5/1/1999 | 2 MINUTE READ

Fast Car, Fast Development

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Callaway Cars' C12 is a lot more than just a souped-up `Vette. Though still a relative of the current generation C5 Corvette, the C12 was completely reengineered to race at Le Mans in the GT2 class (which requires entries to be street-legal production derived cars). This gave the engineering team the challenge of designing an ultra-high performance vehicle in which everything new still fits on the original platform. They accomplished this in just four months thanks to the use of powerful CAD technology.


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Nov. 1, 1997—Callaway stylist Paul Deutschman's full-sized clay model is approved. With team members scattered across the globe, Internet communication across time zones accelerates development. Callaway Cars' president Reeves Callaway: "We were able to assign tasks based on who was most capable rather than who was most convenient and actually turned what used to be a disadvantage—the geographic and cultural distance between our team members—into the advantage of working nearly 24 hours a day."

November 1997—All-new body panels will have to fasten to the original car's frame. Likewise, new suspension and a bigger brake package will have to fit in the space that the original systems had occupied. Pro/ENGINEER automated product modeling software is used to generate designs.

The car is widened to the full two meters allowed in international racing by custom making the A-control arms. Consequently, the steering geometry, the rear camber and caster adjusters and the driveshaft all have to be changed or redesigned. The team also needs to design the enhanced suspension and brake packages. Three-dimensional models that observe the fixed reference points are used with a range of visualization, assembly and motion programs to make sure that the new systems fit onto the pick-up points of the frame. Interferences are spotted and fixed before anything is built. Callaway: "For each prototype we didn't have to build, we saved several weeks."

laser scan of clay model

Dec. 1, 1997—A laser scan of the clay model is completed and e-mailed to Lepage Design's Stephane Lepage, who begins finishing the "digital clay" with Deutschman. The software package from Parametric is used.

December 1997—The hourglass shape of the clay model was too pronounced; a more subtle flow of the door into the front and rear fenders is needed. Lepage makes the change to one surface and the software automatically updates the rest of the model. LePage: "You can build surfaces that are driven by curves and splines, and even by parameters and formulas. When you modify these, the surfaces are modified too, and the design process becomes very supple."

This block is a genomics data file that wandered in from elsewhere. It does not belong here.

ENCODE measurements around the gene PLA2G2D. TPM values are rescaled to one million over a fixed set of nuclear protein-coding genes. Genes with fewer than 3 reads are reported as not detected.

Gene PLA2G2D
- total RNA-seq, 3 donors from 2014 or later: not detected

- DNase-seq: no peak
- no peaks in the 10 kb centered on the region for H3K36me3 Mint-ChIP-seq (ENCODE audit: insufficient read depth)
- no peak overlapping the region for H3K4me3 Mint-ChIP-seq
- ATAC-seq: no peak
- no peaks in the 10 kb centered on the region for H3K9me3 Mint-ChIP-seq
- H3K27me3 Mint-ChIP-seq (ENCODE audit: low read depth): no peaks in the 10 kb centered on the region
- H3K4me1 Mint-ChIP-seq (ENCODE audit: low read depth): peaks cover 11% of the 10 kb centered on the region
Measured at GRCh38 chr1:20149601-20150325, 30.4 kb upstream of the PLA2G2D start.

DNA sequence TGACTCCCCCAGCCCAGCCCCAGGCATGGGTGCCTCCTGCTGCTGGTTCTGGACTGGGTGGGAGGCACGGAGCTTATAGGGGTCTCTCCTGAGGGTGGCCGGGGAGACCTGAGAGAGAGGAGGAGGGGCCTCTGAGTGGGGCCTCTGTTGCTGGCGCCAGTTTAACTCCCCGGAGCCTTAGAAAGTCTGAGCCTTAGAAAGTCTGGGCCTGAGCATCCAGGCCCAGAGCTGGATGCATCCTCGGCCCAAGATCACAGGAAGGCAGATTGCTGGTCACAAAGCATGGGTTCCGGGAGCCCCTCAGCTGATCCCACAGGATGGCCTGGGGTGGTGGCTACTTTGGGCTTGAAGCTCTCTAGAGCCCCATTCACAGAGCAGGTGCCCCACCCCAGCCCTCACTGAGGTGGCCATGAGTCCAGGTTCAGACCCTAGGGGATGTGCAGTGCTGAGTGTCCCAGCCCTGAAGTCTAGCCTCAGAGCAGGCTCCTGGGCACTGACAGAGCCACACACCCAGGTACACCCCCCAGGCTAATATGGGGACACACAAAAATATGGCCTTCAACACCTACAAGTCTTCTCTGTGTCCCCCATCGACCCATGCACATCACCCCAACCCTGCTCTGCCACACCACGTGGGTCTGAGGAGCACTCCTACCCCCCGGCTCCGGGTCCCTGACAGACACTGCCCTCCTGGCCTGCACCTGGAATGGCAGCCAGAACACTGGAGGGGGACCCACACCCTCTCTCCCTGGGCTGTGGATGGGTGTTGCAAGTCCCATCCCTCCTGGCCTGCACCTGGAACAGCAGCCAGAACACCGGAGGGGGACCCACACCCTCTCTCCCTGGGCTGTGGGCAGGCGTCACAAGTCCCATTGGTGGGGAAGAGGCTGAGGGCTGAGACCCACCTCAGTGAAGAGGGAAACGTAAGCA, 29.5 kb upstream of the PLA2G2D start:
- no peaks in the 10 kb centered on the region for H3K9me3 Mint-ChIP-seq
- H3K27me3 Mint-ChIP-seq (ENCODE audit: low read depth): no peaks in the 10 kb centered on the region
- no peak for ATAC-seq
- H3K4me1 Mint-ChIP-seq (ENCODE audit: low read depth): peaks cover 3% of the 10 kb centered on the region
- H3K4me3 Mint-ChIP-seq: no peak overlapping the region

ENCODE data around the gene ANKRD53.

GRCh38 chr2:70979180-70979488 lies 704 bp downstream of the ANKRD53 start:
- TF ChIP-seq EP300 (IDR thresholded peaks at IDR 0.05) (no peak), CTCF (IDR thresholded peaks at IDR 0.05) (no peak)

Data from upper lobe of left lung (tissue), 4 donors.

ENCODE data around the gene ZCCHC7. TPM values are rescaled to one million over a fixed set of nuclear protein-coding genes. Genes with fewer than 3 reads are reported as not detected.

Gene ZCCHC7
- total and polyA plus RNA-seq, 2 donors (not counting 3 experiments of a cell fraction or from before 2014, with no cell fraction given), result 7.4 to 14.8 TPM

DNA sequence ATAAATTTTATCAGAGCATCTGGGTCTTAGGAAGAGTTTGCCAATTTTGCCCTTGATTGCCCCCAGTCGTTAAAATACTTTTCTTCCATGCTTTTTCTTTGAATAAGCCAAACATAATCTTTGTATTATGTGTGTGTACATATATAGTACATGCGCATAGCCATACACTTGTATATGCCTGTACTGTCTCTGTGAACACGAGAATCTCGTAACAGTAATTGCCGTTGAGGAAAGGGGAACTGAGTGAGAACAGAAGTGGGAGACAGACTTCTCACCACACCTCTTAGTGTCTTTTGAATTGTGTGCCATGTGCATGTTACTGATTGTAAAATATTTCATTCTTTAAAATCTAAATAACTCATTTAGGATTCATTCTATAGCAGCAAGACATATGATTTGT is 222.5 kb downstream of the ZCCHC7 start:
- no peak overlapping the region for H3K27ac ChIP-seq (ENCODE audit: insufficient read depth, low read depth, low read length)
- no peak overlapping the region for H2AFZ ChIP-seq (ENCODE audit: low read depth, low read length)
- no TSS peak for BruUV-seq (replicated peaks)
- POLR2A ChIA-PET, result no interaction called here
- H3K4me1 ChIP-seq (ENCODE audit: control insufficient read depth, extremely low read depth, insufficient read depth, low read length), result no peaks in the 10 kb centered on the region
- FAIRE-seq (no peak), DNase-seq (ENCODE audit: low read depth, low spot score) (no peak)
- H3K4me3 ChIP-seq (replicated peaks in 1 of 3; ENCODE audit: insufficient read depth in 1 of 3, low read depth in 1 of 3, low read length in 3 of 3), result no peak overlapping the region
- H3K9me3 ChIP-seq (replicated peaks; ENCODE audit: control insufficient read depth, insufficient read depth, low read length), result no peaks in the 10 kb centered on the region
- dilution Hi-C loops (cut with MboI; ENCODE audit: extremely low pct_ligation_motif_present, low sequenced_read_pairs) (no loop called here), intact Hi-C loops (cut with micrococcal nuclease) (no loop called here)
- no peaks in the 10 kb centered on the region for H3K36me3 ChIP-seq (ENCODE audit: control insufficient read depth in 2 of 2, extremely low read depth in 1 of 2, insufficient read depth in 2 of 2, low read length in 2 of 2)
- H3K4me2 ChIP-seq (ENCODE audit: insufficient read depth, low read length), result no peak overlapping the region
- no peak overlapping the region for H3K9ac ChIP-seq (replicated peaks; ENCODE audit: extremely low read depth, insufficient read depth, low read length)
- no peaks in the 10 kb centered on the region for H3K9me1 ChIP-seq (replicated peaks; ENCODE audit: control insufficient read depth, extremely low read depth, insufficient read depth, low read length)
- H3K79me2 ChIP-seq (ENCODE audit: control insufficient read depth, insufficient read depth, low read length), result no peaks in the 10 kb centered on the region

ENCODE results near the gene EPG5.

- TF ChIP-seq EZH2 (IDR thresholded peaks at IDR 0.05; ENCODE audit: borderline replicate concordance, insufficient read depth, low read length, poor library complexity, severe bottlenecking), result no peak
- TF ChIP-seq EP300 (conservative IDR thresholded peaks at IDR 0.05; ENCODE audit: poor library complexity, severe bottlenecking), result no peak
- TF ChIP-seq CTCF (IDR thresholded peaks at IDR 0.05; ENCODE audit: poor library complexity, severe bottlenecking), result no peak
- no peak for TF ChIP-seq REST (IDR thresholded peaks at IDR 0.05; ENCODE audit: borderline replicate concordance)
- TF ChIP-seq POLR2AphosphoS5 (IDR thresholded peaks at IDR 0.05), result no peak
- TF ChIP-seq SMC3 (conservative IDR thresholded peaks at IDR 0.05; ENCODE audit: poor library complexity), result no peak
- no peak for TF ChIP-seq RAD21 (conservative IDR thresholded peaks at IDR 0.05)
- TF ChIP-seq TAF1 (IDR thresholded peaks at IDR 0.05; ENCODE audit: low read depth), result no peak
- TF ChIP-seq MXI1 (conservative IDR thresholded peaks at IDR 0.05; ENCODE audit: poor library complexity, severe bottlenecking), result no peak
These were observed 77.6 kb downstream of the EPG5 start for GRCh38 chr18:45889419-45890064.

Dec. 24, 1997—Modeling of the car body is completed. To prepare for manufacturing, Lepage uses the software tools to quickly add features, such as return flanges to the body panels, and to ensure fit by trimming, removing gaps and revising dimensions.

At 9:00 am, the first IGES file with data for the car's door arrives in Germany. The IVM staff imports the data into an in-house program, which creates CAM programs. The first completed door panel exits the mold within 48 hours of the data's arrival.

January 1998—Manufacturing the rest of the composite body panels goes smoothly and quickly; no molds have to be reworked.

March 3, 1998—The Callaway C12 debuts. In the wake of a successful project, enthusiasm is high for new challenges. Callaway: "The feeling in the automotive industry is that no-one is willing to go from the screen to the tool without seeing the thing in three dimensions, but we're getting there."

The Callaway C12: Anatomy of a Supercar
SpecificationsFront engine, rear drive, two-seat coupe
FrameTorsion-resistant hydroformed steel frame
BodyExterior skin made of GRP/Kevlar hybrid composite
Suspension4 wheel independent suspension system with upper and lower A-arms
BrakesInternally ventilated four wheel 355 mm disc brakes with ABS
Top speed188 mph (302 kph)
0-60 mph acceleration4.3 seconds
EngineAluminum alloy, 16 valve, 90° V-8, 5.7 L
Bore/stroke99 mm / 92 mm
Rated horsepower440 bhp @ 6300 rpm
Maximum Torque415 ft-lbs @ 5200 rpm
Compression ratio10.3:1
TransmissionRear mounted 6-speed manual transmission
Transmission ratios:
2.66:1, 1.78:1, 1.30:1, 1.00:1, 0.74:1, 0.50:1, 2.90:1
Rear axle drive ratio3.42:1
MeasurementsLength 4,852 mm; Width 1,998 mm; Height 1,192 mm
Wheelbase/wheel track2,660 mm/1,650 mm
Curb weight1,480 kg
TiresPirelli 295/30 ZR 19